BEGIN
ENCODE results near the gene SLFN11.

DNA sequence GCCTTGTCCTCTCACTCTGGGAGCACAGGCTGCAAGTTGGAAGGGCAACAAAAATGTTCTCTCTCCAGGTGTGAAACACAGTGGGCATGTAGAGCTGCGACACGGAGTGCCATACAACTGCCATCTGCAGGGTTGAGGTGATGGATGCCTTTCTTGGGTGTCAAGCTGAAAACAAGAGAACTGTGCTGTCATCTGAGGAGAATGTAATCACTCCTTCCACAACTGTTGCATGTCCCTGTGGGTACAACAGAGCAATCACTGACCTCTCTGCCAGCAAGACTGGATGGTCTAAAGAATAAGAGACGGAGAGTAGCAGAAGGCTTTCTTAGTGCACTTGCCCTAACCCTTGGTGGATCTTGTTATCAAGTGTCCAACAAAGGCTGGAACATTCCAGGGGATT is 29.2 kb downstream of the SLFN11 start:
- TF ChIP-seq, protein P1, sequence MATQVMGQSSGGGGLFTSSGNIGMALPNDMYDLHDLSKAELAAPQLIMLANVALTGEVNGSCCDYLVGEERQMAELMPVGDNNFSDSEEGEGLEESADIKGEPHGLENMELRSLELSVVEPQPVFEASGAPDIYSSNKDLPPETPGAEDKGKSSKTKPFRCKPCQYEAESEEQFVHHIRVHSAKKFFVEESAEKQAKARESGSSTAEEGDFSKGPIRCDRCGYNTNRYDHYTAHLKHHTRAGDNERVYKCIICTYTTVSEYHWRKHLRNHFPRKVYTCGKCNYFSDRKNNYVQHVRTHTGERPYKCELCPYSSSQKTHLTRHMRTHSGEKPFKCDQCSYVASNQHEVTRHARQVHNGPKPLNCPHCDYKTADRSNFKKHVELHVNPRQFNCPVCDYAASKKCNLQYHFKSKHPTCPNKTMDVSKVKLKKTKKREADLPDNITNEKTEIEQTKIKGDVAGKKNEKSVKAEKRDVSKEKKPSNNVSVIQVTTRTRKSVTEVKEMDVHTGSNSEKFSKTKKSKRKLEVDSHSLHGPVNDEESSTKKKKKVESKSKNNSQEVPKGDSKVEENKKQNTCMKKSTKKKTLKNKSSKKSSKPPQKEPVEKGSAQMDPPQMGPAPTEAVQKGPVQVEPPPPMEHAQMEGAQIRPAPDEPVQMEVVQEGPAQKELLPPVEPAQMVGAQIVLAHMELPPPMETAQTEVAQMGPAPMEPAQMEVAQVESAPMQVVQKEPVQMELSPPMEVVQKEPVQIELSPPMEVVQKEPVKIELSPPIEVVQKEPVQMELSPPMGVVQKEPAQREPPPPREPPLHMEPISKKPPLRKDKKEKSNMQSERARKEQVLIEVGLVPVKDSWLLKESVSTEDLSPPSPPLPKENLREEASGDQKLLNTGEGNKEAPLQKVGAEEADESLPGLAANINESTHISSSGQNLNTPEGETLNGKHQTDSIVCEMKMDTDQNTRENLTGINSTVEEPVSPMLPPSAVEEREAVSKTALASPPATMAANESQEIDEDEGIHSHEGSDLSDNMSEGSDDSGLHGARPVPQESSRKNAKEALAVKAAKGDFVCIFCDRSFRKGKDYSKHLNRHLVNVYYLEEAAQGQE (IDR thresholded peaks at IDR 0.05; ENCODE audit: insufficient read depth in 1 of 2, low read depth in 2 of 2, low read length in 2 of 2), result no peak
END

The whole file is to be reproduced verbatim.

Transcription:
ENCODE results near the gene SLFN11.

DNA sequence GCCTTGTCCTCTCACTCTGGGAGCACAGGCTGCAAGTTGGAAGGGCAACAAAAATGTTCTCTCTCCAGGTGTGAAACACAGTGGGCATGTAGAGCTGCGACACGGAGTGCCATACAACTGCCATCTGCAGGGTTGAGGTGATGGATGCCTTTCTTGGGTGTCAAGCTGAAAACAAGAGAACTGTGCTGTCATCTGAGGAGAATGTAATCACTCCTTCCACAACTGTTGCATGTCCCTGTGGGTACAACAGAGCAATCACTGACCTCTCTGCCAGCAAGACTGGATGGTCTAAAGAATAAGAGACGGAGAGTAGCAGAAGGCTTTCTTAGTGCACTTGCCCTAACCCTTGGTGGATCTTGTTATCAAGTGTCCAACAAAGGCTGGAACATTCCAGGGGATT is 29.2 kb downstream of the SLFN11 start:
- TF ChIP-seq, protein P1, sequence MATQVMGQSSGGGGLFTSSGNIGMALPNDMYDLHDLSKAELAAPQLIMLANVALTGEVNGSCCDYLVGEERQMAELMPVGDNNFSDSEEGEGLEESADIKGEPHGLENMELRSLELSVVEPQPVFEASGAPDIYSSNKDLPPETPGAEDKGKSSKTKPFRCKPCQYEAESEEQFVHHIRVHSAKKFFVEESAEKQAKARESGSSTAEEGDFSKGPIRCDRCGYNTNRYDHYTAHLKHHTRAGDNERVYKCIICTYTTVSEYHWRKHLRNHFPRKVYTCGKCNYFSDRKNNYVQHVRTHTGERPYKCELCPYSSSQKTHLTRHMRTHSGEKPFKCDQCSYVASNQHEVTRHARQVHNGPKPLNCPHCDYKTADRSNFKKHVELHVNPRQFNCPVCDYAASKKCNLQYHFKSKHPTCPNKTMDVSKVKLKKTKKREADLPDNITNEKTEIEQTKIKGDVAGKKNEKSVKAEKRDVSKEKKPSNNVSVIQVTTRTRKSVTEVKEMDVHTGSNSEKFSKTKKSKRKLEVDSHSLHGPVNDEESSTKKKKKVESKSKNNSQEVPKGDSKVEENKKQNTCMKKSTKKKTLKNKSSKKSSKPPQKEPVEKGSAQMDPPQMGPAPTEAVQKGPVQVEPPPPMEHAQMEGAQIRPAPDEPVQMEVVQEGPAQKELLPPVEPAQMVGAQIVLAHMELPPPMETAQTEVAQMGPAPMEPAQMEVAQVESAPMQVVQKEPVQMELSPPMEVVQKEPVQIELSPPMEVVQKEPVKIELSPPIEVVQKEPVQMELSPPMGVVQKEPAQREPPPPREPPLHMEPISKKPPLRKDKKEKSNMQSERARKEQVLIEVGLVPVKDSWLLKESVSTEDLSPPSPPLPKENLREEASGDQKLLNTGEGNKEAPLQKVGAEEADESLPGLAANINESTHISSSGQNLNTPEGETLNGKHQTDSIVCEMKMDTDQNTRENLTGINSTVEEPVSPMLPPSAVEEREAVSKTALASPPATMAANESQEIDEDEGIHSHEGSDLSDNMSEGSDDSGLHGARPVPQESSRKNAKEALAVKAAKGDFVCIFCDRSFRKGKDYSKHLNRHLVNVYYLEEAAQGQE (IDR thresholded peaks at IDR 0.05; ENCODE audit: insufficient read depth in 1 of 2, low read depth in 2 of 2, low read length in 2 of 2), result no peak